In a study including 109 healthy children aged 6-10 years, we found that cross-sectional age-associations and longitudinal developmental trends in hippocampal subfield volumes were highly discrepant, both by subfields and in direction. For instance, as shown here in the picture on the left CA1-2 volumes showed positive volume-age associations but negative change across a two-year interval. This study underscores that children’s structural brain development and its relationship to cognition cannot be inferred from cross-sectional age comparisons.
Hair cortisol concentrations are associated with hippocampal subregional volumes in children
Keresztes, A., Raffington, L., Bender, A. R., Bögl, K., Heim, C., & Shing, Y. L. (2020).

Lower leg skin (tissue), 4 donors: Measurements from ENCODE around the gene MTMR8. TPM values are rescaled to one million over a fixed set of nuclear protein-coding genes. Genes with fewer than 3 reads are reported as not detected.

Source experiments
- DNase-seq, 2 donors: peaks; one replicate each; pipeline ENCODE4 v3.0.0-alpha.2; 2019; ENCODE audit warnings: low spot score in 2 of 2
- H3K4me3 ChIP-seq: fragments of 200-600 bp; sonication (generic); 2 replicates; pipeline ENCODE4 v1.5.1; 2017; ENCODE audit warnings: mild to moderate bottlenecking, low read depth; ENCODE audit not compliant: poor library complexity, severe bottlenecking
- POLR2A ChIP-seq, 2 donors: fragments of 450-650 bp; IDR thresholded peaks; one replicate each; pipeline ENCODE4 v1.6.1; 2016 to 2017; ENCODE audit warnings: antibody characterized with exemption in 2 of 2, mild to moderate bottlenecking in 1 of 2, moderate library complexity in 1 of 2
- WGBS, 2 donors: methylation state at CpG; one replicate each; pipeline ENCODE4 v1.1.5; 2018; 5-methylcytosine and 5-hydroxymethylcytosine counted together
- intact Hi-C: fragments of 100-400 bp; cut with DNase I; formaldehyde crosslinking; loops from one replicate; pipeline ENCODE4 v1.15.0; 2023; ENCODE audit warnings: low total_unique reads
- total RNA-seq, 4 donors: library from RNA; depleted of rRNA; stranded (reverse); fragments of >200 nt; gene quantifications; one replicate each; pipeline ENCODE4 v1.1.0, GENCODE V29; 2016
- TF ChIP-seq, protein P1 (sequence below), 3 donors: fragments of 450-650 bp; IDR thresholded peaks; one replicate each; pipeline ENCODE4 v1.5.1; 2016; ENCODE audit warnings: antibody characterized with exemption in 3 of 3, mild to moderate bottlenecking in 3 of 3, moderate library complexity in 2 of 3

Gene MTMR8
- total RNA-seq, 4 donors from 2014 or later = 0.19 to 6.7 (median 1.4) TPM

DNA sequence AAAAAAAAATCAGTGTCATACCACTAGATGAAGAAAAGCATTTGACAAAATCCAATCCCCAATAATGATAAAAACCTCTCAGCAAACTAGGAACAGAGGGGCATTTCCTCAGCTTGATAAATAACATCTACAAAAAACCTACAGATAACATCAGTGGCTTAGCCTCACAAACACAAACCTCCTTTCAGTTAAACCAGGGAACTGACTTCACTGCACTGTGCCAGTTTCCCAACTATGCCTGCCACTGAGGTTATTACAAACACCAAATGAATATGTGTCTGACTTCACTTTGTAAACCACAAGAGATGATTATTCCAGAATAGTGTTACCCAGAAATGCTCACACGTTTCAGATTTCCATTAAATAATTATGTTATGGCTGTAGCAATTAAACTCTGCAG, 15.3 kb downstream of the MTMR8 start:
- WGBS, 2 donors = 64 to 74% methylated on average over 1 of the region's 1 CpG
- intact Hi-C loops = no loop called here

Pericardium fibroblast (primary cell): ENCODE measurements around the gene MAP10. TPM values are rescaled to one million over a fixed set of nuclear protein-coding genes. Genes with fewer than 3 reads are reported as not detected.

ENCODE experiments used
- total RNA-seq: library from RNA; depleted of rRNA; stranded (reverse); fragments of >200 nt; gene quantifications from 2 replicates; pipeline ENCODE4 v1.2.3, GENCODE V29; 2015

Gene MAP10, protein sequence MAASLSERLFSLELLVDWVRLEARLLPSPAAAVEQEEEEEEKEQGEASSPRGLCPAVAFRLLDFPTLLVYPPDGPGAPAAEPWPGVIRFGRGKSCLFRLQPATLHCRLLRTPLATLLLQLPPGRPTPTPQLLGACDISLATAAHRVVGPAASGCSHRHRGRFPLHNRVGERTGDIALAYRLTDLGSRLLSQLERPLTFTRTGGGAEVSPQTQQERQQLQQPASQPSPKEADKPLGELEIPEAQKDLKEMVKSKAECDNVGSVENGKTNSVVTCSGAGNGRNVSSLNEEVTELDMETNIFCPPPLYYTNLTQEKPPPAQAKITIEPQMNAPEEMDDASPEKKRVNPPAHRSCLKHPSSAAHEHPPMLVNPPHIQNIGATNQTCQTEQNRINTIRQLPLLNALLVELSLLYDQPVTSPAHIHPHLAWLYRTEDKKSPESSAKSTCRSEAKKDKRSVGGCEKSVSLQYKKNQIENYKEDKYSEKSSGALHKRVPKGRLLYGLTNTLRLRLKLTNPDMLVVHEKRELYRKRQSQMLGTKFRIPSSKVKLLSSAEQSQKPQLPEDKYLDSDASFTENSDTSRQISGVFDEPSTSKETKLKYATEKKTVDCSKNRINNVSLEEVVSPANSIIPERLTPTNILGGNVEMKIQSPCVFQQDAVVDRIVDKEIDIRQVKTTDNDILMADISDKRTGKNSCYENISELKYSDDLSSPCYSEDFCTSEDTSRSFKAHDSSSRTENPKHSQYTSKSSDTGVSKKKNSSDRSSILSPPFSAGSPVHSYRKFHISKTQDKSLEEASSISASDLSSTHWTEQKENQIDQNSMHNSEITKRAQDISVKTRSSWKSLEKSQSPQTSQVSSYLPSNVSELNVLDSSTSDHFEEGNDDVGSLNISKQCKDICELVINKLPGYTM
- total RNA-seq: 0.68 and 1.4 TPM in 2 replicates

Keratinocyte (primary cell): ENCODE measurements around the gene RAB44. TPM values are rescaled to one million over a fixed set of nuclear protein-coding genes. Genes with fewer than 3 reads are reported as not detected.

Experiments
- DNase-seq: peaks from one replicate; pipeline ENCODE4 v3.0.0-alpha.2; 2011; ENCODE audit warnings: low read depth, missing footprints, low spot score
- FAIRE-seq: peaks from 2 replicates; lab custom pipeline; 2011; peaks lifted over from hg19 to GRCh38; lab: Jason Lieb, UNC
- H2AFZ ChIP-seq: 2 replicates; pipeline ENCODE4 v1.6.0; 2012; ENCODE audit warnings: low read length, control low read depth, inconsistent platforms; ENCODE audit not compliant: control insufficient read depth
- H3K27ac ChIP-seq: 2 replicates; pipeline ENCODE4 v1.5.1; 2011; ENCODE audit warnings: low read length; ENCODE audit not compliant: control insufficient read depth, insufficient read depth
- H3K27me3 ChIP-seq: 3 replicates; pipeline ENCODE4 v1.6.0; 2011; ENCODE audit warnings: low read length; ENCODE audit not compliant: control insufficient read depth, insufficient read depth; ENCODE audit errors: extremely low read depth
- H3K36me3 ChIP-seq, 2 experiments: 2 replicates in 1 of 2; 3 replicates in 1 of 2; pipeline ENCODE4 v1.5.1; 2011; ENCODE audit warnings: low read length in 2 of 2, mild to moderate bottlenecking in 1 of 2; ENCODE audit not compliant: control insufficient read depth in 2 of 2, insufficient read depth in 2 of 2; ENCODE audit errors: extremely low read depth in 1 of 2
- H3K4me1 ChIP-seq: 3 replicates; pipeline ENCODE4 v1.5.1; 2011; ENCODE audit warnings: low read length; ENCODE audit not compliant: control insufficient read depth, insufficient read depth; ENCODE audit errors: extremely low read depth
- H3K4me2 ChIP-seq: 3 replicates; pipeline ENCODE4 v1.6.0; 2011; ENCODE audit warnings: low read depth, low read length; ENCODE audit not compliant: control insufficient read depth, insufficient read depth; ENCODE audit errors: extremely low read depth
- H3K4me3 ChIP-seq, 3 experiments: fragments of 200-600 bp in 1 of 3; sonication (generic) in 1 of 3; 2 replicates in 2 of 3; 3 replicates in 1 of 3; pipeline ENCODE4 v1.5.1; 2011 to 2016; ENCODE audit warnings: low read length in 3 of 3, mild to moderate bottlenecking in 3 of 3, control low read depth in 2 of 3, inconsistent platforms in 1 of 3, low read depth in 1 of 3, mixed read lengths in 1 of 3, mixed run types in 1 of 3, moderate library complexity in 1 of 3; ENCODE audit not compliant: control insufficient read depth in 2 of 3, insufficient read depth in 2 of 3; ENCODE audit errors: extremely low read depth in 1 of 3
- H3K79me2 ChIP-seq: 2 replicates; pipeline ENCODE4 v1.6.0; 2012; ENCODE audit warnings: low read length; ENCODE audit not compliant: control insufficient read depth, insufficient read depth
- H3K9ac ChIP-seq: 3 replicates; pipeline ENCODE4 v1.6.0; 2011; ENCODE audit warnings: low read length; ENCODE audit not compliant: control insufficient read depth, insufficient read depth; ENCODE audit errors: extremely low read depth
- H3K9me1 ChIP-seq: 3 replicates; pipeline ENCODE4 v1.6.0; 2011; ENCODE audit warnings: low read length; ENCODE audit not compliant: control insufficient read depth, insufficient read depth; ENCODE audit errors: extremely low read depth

The human hippocampus, crucial for memory across the lifespan, is highly sensitive to adverse life events. Stress exposures during childhood have been linked to altered hippocampal structure and memory performance in adulthood. So far, only few pediatric studies have examined glucocorticoid associations with hippocampal subfield volumes and their functional relevance. This article assessed whether volumes of hippocampal subregions were related to cumulative glucocorticoid levels (hair cortisol), parenting stress, and performance on memory tasks known to engage the hippocampus.
Our lab participated in the Little Scientists Afternoon organized by the CEU Babylab.
Visitors were introduced to magnetic resonance imaging (MRI) techniques and experimental tasks we use to better understand how brain development